我們所在地區的官員因擔心在我們之中有人是間諜,所以經常查問我們。但是很幸運地,他們都很明白事理和很幫助我們。事實上當時聯合國正於北韓與中國打仗,嚴格來說歐洲人是中國的敵人,可是那些官員並無將我們當成敵人。最後,由於戰火蔓延,除了幾個傳教士之外,大部分都決定離開中國,我們就跟隨著他們到達香港。

假如說我們在中國一切順利的話,在傳教中心我自己和某些教友的關係就不太順利,而他們幾乎全部都懷有頑固的基要主義血統。很不幸地,我的丈夫回復了他對聖經的極端解釋。對於強迫婦女於浸禮前必須承諾,一定要在教會戴帽,由於中國婦女甚少戴帽,我對此表示擔心,但我的丈夫就很不高興。還有其他問題,主要是關於保羅對教會的教導。但比較起更實際的傳教工作,例如弟兄會管理的診所和醫院,我並不覺得這些問題很重要。他們主要的目的只是傳教,診所只是其中一種提供平台用來傳教的方法,這令我感到沮喪。例如其中一個傳教士說,她會開服杜蟲藥給她所有的病人,「因為他們都有寄生蟲」,而假如他們求診時來晚了,錯過了聽道的時間,「我只給他們亞士匹靈」。「他們」當然總是指中國人。我覺得這種態度真是種族歧視。當我抵達中國後發現,正如一個我在印度相識的傳教士對我說,傳教士正確來說就是「有基督教花樣的帝國主義者」。當我們剛到中國時,在聚會中一位「姊妹」告訴我們其中一個重要忠告:「對中國人要親切,但他們有屬於他們自己的地方。」由於他們教導的聖經清楚說明,我們不可以在教會內佔前面位置,所以我回答:「我不知道屬於他們的地方在那裡。」但他們卻告訴我們要在教堂中佔用前排座位。我覺得這裡是中國人的地方,我們是客人,我們無權對中國人作威作福。

其實從一開始我們在中國旅居時,我經已意識到,面對比我們擁有古老很多的文明,我們正在這裡的人面前驕傲自大。當看到這個情況時,我內心就很不舒服。當我們其中兩人提議邀請一位中國導師一起午飯時,其他人就告訴我們弟兄會對此會不高興。假如我們一定要這樣做的話,那我們必須與她分桌而坐。其中一位弟兄會成員甚至誇耀地說,除了他的中國籍工人之外,在中國數十年來他都沒有邀請過中國人進入他的家裡。

當我對耶穌教導的簡單解釋,和他們所教導的保羅戒律開始分裂時,很明顯地我與他們已格格不入了。中國內地教會(the China Inland Mission)的婦女擁有更廣闊的思維,我和她們建立了友誼。但當我開始和她們定期喝茶時,其中一個年長的弟兄會成員叫我不要再見她們,因為保羅已告訴我,羊群甚至不應與來自不同教會種類的人一起喝奶。

我重回那明顯與我格格不入的教會,這當然是我自己一個錯誤的決定。在這個完全令我不安的環境裡,我竭力地嘗試保留我的理智。我已放棄跟隨耶穌教導的自由,並努力學習基要主義,估計我應該會接受保羅的極端思想。但是,基督徒不是應該理所當然地跟隨耶穌訓誡的麼?於是我將這個疑問向弟兄會提出,但他們告訴我,耶穌的教導只是給當時的猶太人,而我們這教會則必須接受保羅的教導。但是保羅聲稱是耶穌的門徒,我不明白為何兩者會不一樣。

從1951年我們抵達香港後開始,我已完全幻想破滅了,但由於我仍尊重我的丈夫,我並不想破壞婚姻。在香港,我很享受協助管理一間診所。我很快地學會了少許廣東話,所以在診所裡我就負責翻譯。當時有很多小孩子都沒有機會接受教育,因此我提議開辦學校,但卻再一次事與願違。教會雖然答應,但它的條件是我們只能教聖經。傳教士都送他們的子女讀多些書,但對於中國人來說,很明顯只讀聖經就經已足夠。後來我勝了這場小仗,只要優先教聖經科,教會就容許學校教其他科目,因為我們的目的就是要增加信眾。

但這件事已經損害了我和教會的關係。我看見越來越多事情,剝奪了我決定自己事情的自由,使我無法再留在這間教會。我的丈夫總不斷提醒我,是夏娃令到亞當犯罪。我沒有反駁,但我覺得亞當一定也是軟弱的,所以必須承擔相同責任。但我從不與丈夫吵架,這是當時我看到母親無止境的吵架而對自己許下的承諾。我寧願死也不吵架。

最後,我在教會站了起來,說我不能接受他們的教導。無論任何一個婦女站起來講任何說話,都會引起一陣騷動,因為保羅曾經教導:「婦女必須在會中閉口不言」。對他們來說這句說話就是這個意思,儘管其他基督徒只會將這句解釋為訓話,因為有些婦女經常在教會崇拜時喋喋不休。我才不管哪個才是正確的解釋。雖然對我丈夫我真的感到抱歉,但我依然宣佈我已下了決心離開教會。我以為在離開聚會的那天,我會流下悲傷的眼淚。但出乎意料之外,重擔從我的肩膊上跌落,而我則感到從未有過的輕鬆,我真正地鬆開那些一直把我拖向瘋狂或自殺的枷鎖了。

回復自由後,面前有很多艱巨工作正在等著我。我現在必須找一個新的生命、一個新的方向去支撐自己,那也是一個孤獨的方向。而且我決定彌補多年來,在聚會中我浪費了的所有光陰。由於聖經被認為是我們主要的閱讀材料,我曾被剝奪閱讀這世界正在發生甚麼事的權利,這也和艾得蒙‧高斯(Edmund Gosse,英國作家)所經歷的一樣。他告訴我們,當他與父親在弟兄會的基要觀點上決裂時,他是如何開始接受文學教育,當時他甚至對莎士比亞和英國詩人也一無所知。

但我和高斯不一樣,我不是一位詩人。我開始做父親一直希望我做的事情,就是為低下階層請命,打擊不公正和貪污。可惜父親永不會知道,因為當我們身在中國時他經已去世。但是每當我回想起他的說話,他的影響力依然在支持著我。同樣地,杜學魁也支持著我。他曾經是我們教會的成員,我和他分享了很多相似的思想。學魁當時並未察覺到他對我的影響,但他使我領悟了很多,包括我們外國人對其他人的驕傲自大,還有我們對其他國家人民的輕視。他對生命的哲學,喚醒了我以前久違了的理想。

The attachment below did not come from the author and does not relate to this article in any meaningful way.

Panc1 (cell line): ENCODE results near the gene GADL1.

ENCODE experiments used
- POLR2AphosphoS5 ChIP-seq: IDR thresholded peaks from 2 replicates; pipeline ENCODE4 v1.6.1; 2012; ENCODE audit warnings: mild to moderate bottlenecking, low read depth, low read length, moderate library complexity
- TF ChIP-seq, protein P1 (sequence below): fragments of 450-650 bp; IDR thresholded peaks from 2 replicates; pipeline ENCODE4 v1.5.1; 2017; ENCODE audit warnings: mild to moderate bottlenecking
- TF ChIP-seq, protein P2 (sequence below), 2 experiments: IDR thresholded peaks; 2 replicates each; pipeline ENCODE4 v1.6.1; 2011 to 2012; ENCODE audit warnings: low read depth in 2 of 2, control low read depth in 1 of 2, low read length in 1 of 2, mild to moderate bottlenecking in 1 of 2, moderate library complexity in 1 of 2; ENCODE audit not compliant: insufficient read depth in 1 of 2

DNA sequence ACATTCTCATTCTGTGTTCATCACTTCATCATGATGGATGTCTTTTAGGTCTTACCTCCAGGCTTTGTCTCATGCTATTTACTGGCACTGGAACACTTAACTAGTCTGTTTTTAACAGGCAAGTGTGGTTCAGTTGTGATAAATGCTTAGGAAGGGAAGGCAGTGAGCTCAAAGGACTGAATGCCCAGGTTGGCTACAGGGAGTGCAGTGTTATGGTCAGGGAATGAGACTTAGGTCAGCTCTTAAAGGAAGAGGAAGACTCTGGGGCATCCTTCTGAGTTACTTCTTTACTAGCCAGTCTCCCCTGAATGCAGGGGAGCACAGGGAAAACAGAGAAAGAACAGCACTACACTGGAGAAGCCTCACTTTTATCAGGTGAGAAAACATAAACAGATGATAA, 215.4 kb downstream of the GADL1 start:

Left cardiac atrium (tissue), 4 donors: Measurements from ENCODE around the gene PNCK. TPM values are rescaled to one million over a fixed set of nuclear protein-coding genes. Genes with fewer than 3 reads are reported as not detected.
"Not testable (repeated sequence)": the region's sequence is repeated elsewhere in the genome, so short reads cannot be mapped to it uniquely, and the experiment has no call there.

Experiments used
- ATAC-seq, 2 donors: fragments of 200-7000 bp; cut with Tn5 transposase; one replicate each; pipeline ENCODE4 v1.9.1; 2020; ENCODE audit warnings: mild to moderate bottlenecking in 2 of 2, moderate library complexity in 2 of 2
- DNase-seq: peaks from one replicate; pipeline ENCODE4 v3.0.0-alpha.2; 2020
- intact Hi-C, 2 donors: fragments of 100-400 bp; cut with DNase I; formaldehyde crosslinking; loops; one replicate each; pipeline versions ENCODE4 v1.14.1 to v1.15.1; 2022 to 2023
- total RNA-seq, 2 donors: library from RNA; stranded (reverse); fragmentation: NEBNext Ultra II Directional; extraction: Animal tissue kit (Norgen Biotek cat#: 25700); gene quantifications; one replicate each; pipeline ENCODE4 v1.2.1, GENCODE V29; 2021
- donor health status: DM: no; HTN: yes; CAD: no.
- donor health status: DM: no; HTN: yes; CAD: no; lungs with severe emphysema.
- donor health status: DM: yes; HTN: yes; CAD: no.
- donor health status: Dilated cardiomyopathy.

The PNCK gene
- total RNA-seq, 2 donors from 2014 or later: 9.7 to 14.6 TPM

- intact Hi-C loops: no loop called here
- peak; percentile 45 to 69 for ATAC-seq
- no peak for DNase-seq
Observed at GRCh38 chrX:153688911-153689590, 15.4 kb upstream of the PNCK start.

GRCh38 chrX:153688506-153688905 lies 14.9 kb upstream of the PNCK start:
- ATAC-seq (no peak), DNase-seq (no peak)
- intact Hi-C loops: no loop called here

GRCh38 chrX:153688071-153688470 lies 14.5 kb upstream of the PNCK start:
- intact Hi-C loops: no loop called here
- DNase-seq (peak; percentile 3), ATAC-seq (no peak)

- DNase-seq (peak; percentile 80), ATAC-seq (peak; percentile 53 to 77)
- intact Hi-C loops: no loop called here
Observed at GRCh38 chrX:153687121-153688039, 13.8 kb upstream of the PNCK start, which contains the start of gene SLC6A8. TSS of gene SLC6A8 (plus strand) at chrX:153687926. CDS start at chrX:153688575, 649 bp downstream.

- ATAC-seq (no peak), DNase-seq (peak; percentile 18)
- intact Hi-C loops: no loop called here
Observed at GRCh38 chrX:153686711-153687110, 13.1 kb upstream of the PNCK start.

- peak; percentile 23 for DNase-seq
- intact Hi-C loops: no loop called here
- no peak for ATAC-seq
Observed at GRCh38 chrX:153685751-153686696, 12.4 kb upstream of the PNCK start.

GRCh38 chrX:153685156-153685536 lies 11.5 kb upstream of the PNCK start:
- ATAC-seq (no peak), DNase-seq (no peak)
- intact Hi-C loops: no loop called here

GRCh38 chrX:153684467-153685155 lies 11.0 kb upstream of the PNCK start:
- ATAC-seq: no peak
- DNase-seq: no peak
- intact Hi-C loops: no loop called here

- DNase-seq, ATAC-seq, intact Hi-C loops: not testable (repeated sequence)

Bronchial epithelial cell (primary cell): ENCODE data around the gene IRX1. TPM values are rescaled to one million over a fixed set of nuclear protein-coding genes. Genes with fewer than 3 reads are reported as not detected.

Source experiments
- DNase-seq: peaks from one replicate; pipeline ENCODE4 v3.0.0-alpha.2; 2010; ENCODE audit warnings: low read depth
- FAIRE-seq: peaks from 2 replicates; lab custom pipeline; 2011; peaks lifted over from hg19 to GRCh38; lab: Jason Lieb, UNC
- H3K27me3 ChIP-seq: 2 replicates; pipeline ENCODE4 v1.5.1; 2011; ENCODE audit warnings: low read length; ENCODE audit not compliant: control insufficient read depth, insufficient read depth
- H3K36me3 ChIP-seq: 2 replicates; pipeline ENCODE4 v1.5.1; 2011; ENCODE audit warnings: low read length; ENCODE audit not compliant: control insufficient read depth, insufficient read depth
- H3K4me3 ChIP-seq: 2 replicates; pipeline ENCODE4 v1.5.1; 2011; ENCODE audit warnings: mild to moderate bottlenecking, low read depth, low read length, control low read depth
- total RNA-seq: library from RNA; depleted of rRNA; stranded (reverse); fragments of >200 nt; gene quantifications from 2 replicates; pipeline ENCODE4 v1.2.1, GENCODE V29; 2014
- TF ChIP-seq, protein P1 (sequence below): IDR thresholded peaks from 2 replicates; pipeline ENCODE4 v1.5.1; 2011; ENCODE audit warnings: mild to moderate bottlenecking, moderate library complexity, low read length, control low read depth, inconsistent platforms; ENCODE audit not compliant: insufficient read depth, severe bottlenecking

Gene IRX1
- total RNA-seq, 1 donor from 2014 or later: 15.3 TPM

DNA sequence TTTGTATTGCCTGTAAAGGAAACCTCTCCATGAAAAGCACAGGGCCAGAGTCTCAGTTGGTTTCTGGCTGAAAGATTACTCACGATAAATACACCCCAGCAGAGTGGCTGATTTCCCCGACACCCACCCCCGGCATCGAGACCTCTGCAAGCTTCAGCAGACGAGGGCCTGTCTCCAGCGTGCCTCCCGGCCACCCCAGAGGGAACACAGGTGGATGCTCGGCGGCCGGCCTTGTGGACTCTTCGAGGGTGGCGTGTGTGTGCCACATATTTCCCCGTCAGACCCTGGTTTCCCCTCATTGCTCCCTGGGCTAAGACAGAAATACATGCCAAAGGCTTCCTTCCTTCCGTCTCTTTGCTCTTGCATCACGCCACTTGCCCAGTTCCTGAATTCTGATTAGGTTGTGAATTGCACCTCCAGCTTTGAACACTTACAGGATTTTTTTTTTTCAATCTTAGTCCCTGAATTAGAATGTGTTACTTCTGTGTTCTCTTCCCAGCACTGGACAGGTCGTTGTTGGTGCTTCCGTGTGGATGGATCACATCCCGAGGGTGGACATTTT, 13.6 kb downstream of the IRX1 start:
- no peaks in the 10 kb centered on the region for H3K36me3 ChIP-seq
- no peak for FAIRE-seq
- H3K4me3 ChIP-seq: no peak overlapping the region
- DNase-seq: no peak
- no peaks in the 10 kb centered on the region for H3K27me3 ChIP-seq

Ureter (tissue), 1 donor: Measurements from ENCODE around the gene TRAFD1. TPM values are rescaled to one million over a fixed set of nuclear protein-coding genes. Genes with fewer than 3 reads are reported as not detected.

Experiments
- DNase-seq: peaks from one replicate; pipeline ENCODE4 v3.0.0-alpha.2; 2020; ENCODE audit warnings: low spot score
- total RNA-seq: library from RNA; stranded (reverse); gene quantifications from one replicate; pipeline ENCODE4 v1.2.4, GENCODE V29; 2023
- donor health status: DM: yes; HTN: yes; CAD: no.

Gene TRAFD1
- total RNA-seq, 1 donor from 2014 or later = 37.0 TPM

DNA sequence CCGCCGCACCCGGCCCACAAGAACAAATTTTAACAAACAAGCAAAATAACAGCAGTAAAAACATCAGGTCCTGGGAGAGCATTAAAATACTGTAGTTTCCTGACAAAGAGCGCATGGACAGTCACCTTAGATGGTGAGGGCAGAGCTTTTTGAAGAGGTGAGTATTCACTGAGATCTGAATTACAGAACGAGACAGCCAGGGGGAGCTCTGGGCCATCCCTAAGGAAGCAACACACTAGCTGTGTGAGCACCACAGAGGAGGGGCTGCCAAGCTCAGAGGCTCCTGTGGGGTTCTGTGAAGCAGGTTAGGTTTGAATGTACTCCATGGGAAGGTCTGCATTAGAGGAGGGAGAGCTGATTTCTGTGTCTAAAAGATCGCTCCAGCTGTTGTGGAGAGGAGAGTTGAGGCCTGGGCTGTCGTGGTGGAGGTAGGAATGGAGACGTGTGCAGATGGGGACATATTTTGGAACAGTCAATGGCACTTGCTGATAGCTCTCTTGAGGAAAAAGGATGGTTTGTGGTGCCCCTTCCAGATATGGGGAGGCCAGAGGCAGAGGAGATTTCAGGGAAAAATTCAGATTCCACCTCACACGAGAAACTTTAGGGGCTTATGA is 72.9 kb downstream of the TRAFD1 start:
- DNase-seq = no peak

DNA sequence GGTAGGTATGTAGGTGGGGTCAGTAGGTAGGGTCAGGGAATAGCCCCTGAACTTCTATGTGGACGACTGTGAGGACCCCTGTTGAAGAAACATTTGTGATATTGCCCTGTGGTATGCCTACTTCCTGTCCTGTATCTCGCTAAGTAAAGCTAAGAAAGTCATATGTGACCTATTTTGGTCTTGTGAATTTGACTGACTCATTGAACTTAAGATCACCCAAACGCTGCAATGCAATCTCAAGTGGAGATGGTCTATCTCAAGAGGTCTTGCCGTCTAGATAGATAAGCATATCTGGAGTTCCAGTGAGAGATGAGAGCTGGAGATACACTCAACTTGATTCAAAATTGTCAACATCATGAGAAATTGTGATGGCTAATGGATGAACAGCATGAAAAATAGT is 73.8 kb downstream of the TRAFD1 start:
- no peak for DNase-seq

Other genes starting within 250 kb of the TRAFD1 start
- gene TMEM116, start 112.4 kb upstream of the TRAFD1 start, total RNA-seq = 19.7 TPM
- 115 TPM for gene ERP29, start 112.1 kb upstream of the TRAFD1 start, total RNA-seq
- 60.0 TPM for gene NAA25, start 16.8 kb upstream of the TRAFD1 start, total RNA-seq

我希望我已完成我的分內事。當我從基要派的折磨中康復後,我的健康亦康復了,容許我能彌補浪費多年的日子。我希望由到達香港後到現在這五十年間,我的生命都是有價值的。

我的生命已接近尾聲,在離開這個世界之前,我只想試圖向年青人指出完全依附於基要組織的危險性,無論那組織是宗教性或是政治性的。基要派只會傷害自己和傷害別人,它一點好處也沒有。只要擁有開放的思維,和在不傷害別人的情況下保持我們思想自由和行動自由的決心,我們就可以倚靠自己的力量和自己的努力,去面對一生中所有的問題。我們無須去信靠人為的醫治、所謂的神蹟、令人生畏的教義。無人知道神是否真的存在,但我們可以保持思想開放,只要我們在這世間做好事,我們就無所畏懼。只要令其他人快樂,我們就可以令自己快樂,以及獲得美滿的生命。

就算這本書只能拯救到一個年青人,避免他捲入那些能使個人生命受挫、破壞家庭或社會的基要派或別異教派,我都覺得寫這本書所花的時間和精力都是值得的。


(原文如下 / Original Version)

It is impossible to know the thoughts and emotions of others, and whether we all as youngsters pass through similar mental processes and thought development.

Looking back to my earliest childhood, I think my first impressions came partly from a Sunday School teacher who told her class that God is watching and listening to everything we do or think, and that before we do anything we should stop to listen to God, who will tell us whether it is right or wrong. I am not sure whether that was what first opened the voice of conscience in me. It could have been fear of my mother, who promised to "kill" us children if we did anything naughty, and we took the threat seriously. Or perhaps it was my own awakening conscience that guided me. What I do know is that I had a very tender conscience and whenever I did anything naughty I could not hide it because my face would blush. My mother soon noticed this tendency of mine to "give the show away" by blushing, so when anything was broken or something went wrong, she would first question me. My elder sister was much better than I at looking innocent when she was wrong.